On the other hand, positive emotions often facilitate reaching an agreement and helps to maximize joint gains, but can also be instrumental in attaining concessions. Positive and negative discrete emotions can be strategically displayed to influence task and relational outcomes and may play out differently across cultural boundaries. Emotion’s Positive affect in negotiation Even before the negotiation process starts, people in a positive mood have more confidence and higher tendencies to plan to use a cooperative strategy.

During the negotiation, negotiators who are in a positive mood tend to enjoy the interaction more, show less contentious behavior, use less aggressive tactics and more cooperative strategies. This in turn increases the likelihood that parties will reach their instrumental goals, and enhance the ability to find integrative gains. Indeed, compared with negotiators with negative or natural affectivity, negotiators with positive affectivity reached more agreements and tended to honor those agreements more. Those favorable outcomes are due to better decision making processes, such as flexible thinking, creative problem solving, respect for others' perspectives, willingness to take risks and higher confidence. Post negotiation positive affect has beneficial consequences as well. It increases satisfaction with achieved outcome and influences one’s desire for future interactions.

The PA (Positive affectivity) and NA (Negative affectivity) aroused by reaching an agreement facilitates the dyadic relationship, which result in affective commitment that sets the stage for subsequent interactions. PA also has its drawbacks: it distorts perception of self performance, such that performance is judged to be relatively better than it actually is. Thus, studies involving self reports on achieved outcomes might be biased.

Emotion’s Negative affect in negotiation Negative affect has detrimental effects on various stages in the negotiation process. Although various negative emotions affect negotiation outcomes, by far the most researched is anger. Angry negotiators plan to use more competitive strategies and to cooperate less, even before the negotiation starts. These competitive strategies are related to reduce joint outcomes. During negotiations, anger disrupts the process by reducing the level of trust, clouding parties' judgment, narrowing parties' focus of attention and changing their central goal from reaching agreement to retaliating against the other side. Angry negotiators pay less attention to opponent’s interests and are less accurate in judging their interests, thus achieve lower joint gains. Moreover, because anger makes negotiators more self-centered in their preferences, it increases the likelihood that they will reject profitable offers.

Anger doesn’t help in achieving negotiation goals either: it reduces joint gains and does not help to boost personal gains, as angry negotiators don’t succeed in claiming more for them. Moreover, negative emotions leads to acceptance of settlements that are not in the positive utility function but rather have a negative utility.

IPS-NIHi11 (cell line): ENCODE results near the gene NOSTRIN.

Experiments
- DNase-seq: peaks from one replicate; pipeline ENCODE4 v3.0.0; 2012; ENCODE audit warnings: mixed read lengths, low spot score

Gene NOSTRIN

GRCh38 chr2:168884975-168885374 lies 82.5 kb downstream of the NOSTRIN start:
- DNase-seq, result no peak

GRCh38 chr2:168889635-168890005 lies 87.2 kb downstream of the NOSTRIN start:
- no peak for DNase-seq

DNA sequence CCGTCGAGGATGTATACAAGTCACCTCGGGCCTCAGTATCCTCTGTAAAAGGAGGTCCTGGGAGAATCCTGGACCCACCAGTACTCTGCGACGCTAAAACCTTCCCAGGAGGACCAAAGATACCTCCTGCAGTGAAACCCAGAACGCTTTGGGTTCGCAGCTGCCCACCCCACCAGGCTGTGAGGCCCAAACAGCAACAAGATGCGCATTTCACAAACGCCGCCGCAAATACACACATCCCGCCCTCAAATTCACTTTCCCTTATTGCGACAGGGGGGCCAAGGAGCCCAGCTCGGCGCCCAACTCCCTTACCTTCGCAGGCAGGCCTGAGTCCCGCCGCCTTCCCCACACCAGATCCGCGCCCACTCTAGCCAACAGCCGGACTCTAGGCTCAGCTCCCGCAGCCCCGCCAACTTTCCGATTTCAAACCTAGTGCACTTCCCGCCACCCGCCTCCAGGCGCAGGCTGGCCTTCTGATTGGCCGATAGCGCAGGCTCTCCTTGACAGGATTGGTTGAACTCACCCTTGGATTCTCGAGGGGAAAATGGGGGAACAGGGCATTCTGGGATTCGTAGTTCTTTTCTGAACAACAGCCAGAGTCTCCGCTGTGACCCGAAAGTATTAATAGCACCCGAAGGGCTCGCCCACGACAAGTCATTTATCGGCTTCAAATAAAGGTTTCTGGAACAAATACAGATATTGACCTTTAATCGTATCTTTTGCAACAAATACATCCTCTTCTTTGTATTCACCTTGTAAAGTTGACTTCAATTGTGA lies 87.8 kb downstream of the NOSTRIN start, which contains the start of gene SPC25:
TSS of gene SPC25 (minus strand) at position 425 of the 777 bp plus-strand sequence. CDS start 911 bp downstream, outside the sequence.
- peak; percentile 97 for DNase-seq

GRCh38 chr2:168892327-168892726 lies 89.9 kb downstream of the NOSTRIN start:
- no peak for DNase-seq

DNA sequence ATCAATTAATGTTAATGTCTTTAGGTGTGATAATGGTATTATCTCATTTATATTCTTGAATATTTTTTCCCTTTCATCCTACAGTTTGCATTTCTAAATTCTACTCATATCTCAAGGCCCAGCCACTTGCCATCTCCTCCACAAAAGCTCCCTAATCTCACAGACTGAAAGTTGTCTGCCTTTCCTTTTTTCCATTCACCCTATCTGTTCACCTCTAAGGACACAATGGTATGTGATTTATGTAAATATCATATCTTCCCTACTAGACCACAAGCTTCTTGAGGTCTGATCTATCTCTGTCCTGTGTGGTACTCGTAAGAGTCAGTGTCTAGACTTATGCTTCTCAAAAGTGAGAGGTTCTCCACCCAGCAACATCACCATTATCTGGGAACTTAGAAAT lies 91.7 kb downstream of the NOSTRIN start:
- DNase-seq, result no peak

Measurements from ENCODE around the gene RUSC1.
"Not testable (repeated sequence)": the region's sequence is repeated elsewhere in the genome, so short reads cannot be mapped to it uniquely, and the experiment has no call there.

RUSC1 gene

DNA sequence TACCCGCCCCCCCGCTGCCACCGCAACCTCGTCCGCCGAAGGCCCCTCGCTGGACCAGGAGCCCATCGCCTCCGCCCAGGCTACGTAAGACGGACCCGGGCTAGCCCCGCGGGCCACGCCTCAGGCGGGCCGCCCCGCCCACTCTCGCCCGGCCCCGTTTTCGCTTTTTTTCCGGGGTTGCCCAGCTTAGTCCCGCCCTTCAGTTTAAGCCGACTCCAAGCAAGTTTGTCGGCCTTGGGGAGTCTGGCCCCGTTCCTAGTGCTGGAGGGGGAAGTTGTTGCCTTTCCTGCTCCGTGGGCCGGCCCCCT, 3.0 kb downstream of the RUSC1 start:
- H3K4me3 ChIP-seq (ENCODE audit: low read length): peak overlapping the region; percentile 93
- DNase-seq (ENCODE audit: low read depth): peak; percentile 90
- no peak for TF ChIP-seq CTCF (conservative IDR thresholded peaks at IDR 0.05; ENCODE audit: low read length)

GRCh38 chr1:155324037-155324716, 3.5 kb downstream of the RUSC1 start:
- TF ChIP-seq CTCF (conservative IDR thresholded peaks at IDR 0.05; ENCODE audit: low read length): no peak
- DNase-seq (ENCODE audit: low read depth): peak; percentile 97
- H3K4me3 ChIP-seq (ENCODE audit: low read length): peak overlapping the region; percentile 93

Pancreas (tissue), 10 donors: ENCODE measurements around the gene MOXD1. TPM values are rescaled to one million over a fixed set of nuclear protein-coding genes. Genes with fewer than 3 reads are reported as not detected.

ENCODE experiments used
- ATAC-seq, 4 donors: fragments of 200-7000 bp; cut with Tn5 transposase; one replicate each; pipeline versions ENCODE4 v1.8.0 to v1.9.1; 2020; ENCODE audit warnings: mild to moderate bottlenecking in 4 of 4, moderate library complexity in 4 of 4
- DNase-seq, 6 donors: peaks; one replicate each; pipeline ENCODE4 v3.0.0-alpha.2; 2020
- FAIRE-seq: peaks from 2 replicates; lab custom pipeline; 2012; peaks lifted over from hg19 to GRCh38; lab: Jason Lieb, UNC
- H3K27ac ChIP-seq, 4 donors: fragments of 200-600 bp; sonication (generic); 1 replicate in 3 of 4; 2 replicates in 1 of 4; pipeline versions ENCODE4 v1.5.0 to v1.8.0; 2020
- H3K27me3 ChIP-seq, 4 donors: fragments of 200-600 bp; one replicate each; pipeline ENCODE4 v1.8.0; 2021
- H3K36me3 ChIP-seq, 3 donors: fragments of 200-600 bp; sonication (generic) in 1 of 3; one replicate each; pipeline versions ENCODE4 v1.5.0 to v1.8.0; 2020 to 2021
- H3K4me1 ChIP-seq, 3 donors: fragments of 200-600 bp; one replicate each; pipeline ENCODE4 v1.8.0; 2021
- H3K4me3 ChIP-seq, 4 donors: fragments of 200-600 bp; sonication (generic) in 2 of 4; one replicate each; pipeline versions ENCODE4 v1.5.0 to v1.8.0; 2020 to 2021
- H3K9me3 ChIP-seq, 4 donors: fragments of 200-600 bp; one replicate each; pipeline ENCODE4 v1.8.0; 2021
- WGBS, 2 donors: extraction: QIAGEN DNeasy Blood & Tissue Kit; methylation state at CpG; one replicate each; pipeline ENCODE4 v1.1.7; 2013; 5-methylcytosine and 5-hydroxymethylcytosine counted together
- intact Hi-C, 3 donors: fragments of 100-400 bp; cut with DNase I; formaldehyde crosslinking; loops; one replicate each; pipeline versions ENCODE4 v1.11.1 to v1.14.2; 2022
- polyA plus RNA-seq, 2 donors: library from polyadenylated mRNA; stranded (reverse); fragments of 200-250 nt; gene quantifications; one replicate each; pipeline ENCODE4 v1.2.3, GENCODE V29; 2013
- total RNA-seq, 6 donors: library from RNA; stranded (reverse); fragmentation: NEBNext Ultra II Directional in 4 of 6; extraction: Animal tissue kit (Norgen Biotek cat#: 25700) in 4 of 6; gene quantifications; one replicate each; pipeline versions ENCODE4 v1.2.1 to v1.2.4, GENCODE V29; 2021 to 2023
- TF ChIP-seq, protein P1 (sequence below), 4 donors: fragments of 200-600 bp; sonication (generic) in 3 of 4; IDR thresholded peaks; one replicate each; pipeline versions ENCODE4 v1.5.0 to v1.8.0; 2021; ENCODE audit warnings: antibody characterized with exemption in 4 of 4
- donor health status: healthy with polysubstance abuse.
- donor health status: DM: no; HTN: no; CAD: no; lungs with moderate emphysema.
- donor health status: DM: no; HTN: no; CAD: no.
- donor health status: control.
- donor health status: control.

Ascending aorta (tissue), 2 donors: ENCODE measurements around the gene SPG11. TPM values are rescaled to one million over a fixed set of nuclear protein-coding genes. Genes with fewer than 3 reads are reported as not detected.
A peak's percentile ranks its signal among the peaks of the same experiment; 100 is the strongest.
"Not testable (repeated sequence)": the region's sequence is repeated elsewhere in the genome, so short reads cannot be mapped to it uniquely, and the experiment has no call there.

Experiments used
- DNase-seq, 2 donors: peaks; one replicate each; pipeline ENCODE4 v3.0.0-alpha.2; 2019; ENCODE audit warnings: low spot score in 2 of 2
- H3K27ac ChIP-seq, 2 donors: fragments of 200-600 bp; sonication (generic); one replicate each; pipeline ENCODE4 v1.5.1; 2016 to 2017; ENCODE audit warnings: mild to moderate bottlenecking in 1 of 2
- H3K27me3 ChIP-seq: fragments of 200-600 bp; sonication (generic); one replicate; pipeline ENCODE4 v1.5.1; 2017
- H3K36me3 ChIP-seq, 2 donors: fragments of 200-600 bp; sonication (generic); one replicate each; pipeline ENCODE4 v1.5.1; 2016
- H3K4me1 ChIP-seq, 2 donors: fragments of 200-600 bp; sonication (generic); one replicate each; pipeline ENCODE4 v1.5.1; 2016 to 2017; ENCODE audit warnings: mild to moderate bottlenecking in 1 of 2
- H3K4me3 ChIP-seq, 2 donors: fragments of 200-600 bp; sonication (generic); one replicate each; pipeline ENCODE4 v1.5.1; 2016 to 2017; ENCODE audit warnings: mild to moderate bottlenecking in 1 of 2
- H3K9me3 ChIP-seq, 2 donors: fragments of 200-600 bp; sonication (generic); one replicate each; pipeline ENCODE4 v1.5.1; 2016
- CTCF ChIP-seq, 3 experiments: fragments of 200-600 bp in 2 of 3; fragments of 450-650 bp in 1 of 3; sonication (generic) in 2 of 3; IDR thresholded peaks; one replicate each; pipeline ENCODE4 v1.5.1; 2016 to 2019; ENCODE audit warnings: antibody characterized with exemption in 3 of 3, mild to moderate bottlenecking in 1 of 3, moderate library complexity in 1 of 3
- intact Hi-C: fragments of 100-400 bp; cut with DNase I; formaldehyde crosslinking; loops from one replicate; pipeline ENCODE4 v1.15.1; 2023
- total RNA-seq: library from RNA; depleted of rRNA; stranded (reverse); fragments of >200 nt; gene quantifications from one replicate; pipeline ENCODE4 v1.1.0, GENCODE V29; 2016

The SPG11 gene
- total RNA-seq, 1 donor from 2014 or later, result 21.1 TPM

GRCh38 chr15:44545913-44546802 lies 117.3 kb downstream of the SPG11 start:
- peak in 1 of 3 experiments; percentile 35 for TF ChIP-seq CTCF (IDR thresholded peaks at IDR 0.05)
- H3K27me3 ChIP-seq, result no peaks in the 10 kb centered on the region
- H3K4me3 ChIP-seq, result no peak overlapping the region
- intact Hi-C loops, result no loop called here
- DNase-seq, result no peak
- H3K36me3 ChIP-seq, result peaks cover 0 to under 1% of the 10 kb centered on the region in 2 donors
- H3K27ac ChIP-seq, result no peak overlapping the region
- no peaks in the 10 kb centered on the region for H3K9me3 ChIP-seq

However, expression of negative emotions during negotiation can sometimes be beneficial: legitimately expressed anger can be an effective way to show one's commitment, sincerity, and needs. Moreover, although NA reduces gains in integrative tasks, it is a better strategy than PA in distributive tasks (such as zero-sum). Conditions for emotional affect Research indicates that negotiator’s emotions do not necessarily affect the negotiation process. Albarracin et al. (2003) suggested that there are two conditions for emotional affect, both related to the ability (presence of environmental or cognitive disturbances) and the motivation:

1. Identification of the affect: requires high motivation, high ability or both.

2. Determination that the affect is relevant and important for the judgment: requires that the motivation, the ability or both are low. According to this model, emotions are expected to affect negotiations only when one is high and the other is low. When both ability and motivation are low the affect will not be identified, and when both are high the affect will be identify but discounted as irrelevant for judgment. The effect of the partner’s emotions Most studies on emotions in negotiation focus on the effect of the negotiator’s own emotions on the process.

However, what the other party feels might be just as important, as group emotions are known to affect processes both at the group and the personal levels. When it comes to negotiations, trust in the other party is a necessary condition for its emotion to affect, and visibility enhances the effect. Emotions contribute to negotiation processes by signaling what one feels and thinks and can thus prevent the other party from engaging in destructive behaviors and to indicate what steps should be taken next. Partner’s emotions can have two basic effects on negotiator’s emotions and behavior: mimetic/ reciprocal or complementary. For example, disappointment or sadness might lead to compassion and more cooperation. In a study by Butt et al. (2005) which simulated real multi-phase negotiation, most people reacted to the partner’s emotions in reciprocal, rather than complementary, manner.

Specific emotions were found to have different effects on the opponent’s feelings and strategies chosen: * Anger caused the opponents to place lower demands and to concede more in a zero-sum negotiation, but also to evaluate the negotiation less favorably. It provoked both dominating and yielding behaviors of the opponent.

* Pride led to more integrative and compromise strategies by the partner.

* Guilt or regret expressed by the negotiator led to better impression of him by the opponent, however it also led the opponent to place higher demands. On the other hand, personal guilt was related to more satisfaction with what one achieved.

* Worry or disappointment left bad impression on the opponent, but led to relatively lower demands by the opponent. Conclusion… Emotions always play an important role in negotiation …. Without emotions we individual couldn’t survive in this rationale world…….. Negotiations reduces our conflict and bring certain positive solutions which is acceptable to everyone & everywhere, it’s just not coming or getting the issue solved but it should be solved in the eyes of the concerned people too………..Emotions are disparaging in negotiation & it would even create war like situation when hasn’t tackled properly at right time and at right place…..We human could not survive without the people surrounding us so why not to handle the situation in a more healthy and good sense through application of positive negotiations in all our dealings and concerns….. He who has learned to disagree without being disagreeable has discovered the most valuable secret of a diplomat- Robert Estabrook

Contributed By: Sonalee Srivastava, Lecturer, School of Management Sciences, Khushipur, PO: Bachhaon (NH-2 Bypass) VARANASI - 221011 sonalee.svt@gmail.com